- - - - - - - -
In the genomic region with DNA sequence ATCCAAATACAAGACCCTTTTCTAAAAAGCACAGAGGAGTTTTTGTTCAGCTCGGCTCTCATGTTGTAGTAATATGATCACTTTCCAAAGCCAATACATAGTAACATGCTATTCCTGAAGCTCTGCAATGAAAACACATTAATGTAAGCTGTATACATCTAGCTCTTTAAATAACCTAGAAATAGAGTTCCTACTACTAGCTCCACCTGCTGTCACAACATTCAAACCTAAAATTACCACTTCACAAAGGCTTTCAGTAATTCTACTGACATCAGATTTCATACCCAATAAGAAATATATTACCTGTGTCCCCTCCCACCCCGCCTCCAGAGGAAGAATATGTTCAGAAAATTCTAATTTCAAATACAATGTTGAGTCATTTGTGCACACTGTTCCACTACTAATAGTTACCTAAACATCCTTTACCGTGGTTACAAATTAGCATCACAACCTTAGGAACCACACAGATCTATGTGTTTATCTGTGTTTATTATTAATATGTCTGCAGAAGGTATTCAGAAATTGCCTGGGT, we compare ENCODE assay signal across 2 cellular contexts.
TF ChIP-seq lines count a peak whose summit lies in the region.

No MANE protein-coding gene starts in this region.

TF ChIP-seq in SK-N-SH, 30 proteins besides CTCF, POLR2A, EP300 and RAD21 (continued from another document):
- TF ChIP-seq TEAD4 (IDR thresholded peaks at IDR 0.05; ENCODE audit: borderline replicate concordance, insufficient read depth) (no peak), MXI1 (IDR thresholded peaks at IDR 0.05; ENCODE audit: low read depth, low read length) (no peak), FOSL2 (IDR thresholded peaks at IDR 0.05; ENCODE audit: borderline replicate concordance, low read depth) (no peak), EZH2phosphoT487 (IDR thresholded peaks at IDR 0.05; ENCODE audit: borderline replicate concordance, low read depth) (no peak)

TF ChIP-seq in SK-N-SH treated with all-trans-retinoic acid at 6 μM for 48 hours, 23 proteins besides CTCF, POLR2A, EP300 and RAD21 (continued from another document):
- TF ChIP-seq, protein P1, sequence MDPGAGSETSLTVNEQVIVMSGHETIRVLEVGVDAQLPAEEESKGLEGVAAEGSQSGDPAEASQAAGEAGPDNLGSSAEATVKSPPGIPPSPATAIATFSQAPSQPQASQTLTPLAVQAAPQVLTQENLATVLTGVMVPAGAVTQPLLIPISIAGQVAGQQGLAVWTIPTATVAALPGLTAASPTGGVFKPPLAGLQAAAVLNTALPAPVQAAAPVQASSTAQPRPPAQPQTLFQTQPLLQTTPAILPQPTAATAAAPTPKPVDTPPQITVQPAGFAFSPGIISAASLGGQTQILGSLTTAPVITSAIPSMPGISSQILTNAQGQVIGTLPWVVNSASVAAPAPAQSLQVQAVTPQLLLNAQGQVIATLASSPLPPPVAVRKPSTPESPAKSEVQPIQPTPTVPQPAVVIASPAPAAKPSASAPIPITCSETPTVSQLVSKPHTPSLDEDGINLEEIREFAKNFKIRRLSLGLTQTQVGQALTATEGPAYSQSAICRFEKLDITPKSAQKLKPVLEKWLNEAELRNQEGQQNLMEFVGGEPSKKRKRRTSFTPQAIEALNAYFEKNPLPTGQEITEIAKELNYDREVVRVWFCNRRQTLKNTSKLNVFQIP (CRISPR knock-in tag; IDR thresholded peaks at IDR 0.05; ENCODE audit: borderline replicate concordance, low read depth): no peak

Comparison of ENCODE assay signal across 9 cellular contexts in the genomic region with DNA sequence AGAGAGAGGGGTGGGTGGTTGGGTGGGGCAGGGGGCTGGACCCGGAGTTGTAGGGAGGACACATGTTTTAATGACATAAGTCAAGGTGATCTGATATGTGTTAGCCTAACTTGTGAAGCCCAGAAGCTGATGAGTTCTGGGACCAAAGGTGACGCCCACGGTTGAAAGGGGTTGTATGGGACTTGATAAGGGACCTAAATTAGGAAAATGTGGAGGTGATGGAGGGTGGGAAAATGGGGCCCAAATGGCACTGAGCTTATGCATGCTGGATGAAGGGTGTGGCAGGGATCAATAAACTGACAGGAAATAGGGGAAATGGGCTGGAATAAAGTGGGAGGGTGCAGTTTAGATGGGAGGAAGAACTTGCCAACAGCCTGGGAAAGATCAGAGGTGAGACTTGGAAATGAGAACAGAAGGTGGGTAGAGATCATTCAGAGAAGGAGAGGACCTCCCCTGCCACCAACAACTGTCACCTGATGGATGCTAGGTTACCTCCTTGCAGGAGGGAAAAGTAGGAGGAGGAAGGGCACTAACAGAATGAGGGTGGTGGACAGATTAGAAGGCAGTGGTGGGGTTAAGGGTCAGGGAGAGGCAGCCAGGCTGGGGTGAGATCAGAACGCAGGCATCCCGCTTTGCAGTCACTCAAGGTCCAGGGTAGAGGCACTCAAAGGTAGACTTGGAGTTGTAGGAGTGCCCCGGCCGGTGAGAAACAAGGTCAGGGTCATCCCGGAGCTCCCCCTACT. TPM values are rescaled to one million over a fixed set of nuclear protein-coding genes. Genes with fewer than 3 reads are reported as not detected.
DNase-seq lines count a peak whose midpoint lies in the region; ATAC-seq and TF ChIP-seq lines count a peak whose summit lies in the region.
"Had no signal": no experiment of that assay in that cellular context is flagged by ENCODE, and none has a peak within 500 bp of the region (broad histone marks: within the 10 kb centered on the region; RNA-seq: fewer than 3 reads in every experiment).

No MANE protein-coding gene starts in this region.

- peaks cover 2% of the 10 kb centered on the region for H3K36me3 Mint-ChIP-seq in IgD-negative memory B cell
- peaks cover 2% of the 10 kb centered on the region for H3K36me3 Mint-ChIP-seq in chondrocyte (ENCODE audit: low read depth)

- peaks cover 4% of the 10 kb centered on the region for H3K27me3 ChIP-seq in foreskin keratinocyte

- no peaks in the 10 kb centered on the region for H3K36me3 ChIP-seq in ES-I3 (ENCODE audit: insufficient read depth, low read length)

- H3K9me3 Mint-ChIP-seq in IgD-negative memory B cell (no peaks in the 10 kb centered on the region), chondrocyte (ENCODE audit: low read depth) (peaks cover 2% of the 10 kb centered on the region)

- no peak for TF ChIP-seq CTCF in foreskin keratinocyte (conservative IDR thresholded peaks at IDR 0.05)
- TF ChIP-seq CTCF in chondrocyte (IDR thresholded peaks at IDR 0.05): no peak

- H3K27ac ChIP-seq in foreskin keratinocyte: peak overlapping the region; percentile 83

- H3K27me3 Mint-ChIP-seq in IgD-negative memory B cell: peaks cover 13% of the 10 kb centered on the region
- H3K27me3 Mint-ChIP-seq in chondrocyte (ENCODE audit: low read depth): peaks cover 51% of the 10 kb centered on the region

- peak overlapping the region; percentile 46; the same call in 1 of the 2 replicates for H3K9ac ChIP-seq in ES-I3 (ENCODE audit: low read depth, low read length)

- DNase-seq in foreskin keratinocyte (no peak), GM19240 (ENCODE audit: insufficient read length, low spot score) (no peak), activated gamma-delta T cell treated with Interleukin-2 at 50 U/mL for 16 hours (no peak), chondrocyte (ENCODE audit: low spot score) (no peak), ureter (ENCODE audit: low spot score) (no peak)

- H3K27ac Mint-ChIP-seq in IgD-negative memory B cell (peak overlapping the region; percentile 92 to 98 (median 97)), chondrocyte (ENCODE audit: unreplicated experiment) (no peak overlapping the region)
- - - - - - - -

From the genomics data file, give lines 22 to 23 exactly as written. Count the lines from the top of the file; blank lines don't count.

- peak overlapping the region; percentile 46; the same call in 1 of the 2 replicates for H3K9ac ChIP-seq in ES-I3 (ENCODE audit: low read depth, low read length)

- DNase-seq in foreskin keratinocyte (no peak), GM19240 (ENCODE audit: insufficient read length, low spot score) (no peak), activated gamma-delta T cell treated with Interleukin-2 at 50 U/mL for 16 hours (no peak), chondrocyte (ENCODE audit: low spot score) (no peak), ureter (ENCODE audit: low spot score) (no peak)